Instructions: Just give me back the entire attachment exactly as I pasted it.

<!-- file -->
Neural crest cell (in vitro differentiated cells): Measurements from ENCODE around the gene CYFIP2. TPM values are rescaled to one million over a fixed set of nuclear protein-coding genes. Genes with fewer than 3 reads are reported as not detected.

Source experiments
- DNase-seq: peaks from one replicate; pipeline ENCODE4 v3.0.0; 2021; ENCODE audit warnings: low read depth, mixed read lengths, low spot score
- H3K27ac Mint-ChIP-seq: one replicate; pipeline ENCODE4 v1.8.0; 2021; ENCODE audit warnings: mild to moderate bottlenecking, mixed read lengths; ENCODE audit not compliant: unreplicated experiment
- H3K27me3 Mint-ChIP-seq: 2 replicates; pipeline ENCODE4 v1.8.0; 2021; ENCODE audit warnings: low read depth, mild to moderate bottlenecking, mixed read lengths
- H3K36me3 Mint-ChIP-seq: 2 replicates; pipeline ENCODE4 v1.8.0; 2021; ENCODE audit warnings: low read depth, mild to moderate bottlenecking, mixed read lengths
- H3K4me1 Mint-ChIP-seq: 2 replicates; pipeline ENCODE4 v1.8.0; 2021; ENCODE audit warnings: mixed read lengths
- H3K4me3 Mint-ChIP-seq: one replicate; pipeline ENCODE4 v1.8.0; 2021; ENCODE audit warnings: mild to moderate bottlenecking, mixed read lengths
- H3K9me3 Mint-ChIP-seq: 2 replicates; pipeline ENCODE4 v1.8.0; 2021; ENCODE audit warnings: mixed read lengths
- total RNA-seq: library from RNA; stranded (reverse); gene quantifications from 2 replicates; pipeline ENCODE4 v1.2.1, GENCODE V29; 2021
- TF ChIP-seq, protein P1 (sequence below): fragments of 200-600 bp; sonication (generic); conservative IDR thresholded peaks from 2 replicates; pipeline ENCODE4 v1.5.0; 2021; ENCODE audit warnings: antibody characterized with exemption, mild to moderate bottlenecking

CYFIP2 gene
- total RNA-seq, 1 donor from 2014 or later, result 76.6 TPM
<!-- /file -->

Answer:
Neural crest cell (in vitro differentiated cells): Measurements from ENCODE around the gene CYFIP2. TPM values are rescaled to one million over a fixed set of nuclear protein-coding genes. Genes with fewer than 3 reads are reported as not detected.

Source experiments
- DNase-seq: peaks from one replicate; pipeline ENCODE4 v3.0.0; 2021; ENCODE audit warnings: low read depth, mixed read lengths, low spot score
- H3K27ac Mint-ChIP-seq: one replicate; pipeline ENCODE4 v1.8.0; 2021; ENCODE audit warnings: mild to moderate bottlenecking, mixed read lengths; ENCODE audit not compliant: unreplicated experiment
- H3K27me3 Mint-ChIP-seq: 2 replicates; pipeline ENCODE4 v1.8.0; 2021; ENCODE audit warnings: low read depth, mild to moderate bottlenecking, mixed read lengths
- H3K36me3 Mint-ChIP-seq: 2 replicates; pipeline ENCODE4 v1.8.0; 2021; ENCODE audit warnings: low read depth, mild to moderate bottlenecking, mixed read lengths
- H3K4me1 Mint-ChIP-seq: 2 replicates; pipeline ENCODE4 v1.8.0; 2021; ENCODE audit warnings: mixed read lengths
- H3K4me3 Mint-ChIP-seq: one replicate; pipeline ENCODE4 v1.8.0; 2021; ENCODE audit warnings: mild to moderate bottlenecking, mixed read lengths
- H3K9me3 Mint-ChIP-seq: 2 replicates; pipeline ENCODE4 v1.8.0; 2021; ENCODE audit warnings: mixed read lengths
- total RNA-seq: library from RNA; stranded (reverse); gene quantifications from 2 replicates; pipeline ENCODE4 v1.2.1, GENCODE V29; 2021
- TF ChIP-seq, protein P1 (sequence below): fragments of 200-600 bp; sonication (generic); conservative IDR thresholded peaks from 2 replicates; pipeline ENCODE4 v1.5.0; 2021; ENCODE audit warnings: antibody characterized with exemption, mild to moderate bottlenecking

CYFIP2 gene
- total RNA-seq, 1 donor from 2014 or later, result 76.6 TPM